|JOHN LANGDON HAYDON DOWN
Attribution: Sydney Hodges, Public domain, via Wikimedia Commons.
Dr John Langdon Down
John Langdon Haydon Down (changed to Haydon Langdon) was born on 18th November 1828 and died on 7th October 1896. He was a British physician best known for his description of the genetic condition now known as Down Syndrome, which he originally classified in 1862, exactly in the mid-point of his life.
John Down was born in Torpoint, Cornwall. His father was descended from an Irish family. His great-great grandfather had been the Protestant Bishop of Derry and Raphoe. At age 14, he was apprenticed to his father, the village apothecary at Anthony St Jacob’s. The vicar gave him a present of Arnott’s Physics which made him determined to take up a scientific career.
In 1846, a chance encounter with a strange-looking girl sparked Down’s interest in becoming a doctor. At the age of 18, he went to London, where he worked for a surgeon in the Whitechapel Road, where he had to bleed patients, extract teeth, wash bottles and dispense drugs. Later, he entered the pharmaceutical laboratory in Bloomsbury Square and won the prize for organic chemistry.
More than once, Down was called back to Torpoint to help in the business until his father died in 1853, after which Down entered the Royal London Hospital as a student. Honours and gold medals distinguished his early career, and he qualified in 1856 at the Apothecaries Hall and the Royal College of Surgeons.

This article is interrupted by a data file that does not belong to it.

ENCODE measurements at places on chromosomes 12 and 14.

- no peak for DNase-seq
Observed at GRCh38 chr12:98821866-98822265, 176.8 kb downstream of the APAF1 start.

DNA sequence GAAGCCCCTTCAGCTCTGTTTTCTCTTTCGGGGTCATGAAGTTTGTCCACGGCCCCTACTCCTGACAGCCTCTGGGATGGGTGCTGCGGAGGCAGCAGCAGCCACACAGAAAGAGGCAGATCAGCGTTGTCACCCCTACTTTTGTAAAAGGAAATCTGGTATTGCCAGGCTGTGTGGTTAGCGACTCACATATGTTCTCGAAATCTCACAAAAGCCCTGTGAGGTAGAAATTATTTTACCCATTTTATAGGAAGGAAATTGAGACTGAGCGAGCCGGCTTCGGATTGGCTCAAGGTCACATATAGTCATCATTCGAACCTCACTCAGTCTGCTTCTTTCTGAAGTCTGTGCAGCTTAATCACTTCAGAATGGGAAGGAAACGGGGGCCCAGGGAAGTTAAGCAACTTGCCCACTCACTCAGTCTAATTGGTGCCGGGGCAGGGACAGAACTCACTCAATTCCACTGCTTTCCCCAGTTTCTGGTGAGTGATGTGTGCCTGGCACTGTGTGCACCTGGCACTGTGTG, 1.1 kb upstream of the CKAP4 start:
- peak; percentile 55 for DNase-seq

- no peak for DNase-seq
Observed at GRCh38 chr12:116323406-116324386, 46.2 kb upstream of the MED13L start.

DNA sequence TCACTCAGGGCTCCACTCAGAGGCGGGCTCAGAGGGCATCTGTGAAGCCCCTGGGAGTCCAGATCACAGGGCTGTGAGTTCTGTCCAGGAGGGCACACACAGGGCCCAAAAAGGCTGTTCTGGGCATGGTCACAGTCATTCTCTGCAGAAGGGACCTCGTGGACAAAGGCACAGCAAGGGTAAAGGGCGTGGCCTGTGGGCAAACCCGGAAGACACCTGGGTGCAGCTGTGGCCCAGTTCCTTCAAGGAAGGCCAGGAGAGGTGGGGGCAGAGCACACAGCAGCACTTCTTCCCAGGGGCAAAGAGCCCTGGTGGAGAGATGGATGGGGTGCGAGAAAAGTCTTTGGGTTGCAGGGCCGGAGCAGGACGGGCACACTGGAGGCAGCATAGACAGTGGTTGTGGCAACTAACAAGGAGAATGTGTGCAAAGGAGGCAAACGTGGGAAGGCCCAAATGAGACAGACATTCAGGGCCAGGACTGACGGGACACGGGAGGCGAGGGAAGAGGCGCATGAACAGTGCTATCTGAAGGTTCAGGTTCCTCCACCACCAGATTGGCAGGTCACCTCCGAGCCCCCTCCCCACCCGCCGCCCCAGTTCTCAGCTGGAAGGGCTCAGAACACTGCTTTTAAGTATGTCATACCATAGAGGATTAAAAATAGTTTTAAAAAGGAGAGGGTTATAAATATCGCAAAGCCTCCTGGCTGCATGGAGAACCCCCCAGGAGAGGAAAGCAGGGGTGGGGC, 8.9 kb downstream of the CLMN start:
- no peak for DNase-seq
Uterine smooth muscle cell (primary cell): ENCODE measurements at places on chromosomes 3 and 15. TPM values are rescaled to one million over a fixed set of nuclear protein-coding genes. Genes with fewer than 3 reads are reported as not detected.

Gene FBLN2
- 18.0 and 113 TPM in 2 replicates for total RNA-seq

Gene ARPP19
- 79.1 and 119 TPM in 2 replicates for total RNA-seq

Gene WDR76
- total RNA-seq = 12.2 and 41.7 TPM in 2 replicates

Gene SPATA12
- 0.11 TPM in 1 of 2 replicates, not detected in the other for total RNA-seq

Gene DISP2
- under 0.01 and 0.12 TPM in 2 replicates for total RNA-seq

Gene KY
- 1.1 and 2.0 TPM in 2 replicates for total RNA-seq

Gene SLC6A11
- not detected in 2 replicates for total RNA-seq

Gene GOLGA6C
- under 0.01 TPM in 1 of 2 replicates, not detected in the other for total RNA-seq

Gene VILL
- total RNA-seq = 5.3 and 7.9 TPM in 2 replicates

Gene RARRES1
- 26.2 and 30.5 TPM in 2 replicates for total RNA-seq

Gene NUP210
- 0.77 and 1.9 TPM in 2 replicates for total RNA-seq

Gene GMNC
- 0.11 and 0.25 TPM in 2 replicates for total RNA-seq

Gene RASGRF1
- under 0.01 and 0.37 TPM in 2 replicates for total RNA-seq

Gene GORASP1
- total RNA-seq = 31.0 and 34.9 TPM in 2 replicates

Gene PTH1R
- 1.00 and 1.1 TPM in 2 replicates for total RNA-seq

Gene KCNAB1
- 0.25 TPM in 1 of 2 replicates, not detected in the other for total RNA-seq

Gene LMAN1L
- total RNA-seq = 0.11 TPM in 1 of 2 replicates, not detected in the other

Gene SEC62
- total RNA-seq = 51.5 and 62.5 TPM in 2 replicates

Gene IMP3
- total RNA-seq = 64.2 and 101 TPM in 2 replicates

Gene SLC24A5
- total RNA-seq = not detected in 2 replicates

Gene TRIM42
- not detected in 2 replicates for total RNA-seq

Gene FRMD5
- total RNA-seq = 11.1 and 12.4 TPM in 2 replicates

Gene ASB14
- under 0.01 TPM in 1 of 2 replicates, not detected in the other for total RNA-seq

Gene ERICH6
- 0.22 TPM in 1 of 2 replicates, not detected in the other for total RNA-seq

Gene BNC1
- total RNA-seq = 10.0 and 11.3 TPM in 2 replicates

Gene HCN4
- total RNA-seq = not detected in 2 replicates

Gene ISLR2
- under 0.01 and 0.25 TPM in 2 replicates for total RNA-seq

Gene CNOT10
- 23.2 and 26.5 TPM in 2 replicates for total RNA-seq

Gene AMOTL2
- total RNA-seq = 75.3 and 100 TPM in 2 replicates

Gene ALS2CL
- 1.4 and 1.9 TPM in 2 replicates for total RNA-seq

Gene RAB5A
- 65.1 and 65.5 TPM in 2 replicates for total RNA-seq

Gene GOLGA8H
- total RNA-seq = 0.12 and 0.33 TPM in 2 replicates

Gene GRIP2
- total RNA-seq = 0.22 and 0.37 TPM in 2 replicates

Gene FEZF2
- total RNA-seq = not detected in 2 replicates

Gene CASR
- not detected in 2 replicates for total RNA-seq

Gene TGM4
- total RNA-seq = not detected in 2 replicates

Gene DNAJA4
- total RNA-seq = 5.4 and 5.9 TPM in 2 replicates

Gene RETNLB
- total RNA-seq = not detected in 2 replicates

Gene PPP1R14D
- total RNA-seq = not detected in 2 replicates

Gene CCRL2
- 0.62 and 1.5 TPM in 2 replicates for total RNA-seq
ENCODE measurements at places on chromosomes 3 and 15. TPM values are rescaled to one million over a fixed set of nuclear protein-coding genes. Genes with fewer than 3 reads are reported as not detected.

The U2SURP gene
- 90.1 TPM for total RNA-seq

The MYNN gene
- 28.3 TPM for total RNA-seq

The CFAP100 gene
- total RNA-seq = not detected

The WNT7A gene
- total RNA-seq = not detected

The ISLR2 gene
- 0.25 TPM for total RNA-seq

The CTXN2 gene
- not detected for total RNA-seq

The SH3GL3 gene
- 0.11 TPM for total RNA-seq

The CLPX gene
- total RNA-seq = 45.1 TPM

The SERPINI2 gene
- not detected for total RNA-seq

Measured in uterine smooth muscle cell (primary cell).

Down was appointed Medical Superintendent of the Earlswood Asylum in Surrey in 1858, and he worked there for ten years. Down decided to transform Earlswood, a large institution with its origins in two pioneering institutions set up in Highgate and Colchester, while he took his MB in London, won a Gold Medal in physiology and took his MRCP and MD degrees. He was elected Assistant Physician to the London Hospital and continued to live at Earlswood and practice there and in London.
He and his wife Mary (who had met through his sister) transformed Earlswood from a place of horror where patients were subject to corporal punishment and kept in dirty conditions and unschooled to a happy place where all punishment was forbidden and replaced with kindness and rewards, the dignity of patients was valued, and they were taught horse riding, gardening, crafts and elocution. Down restructured the administration of the Asylum and started a regimen of stimulation, good food, and occupational training.
In 1866, Down wrote a paper entitled “Observations on an Ethnic Classification of Idiots”, in which he put forward the theory that it was possible to classify different types of conditions by ethnic characteristics. He listed several types, including the Mongolian, Malay, Caucasian, Aztecs, and Ethiopian types. In the main, the paper is about what became known as Down syndrome, but which he classified as the Mongolian type of idiot. As a result, Down syndrome was also known as “Mongolism”, and people with Down syndrome were referred to as “Mongoloids”.
Down’s findings were based on measurements of the diameters of the head and the palate and on his series of clinical photographs (he was a pioneer of the use of photography in hospitals). Mongolian idiocy became a widely used term but, in 1961, a group of genetic experts wrote to the Lancet suggesting four alternatives. The editor chose “Down’s syndrome”. WHO endorsed this later. The People’s Republic of Mongolia objected to using the descriptive term ‘Mongolian Idiot’ as it was derogatory to them.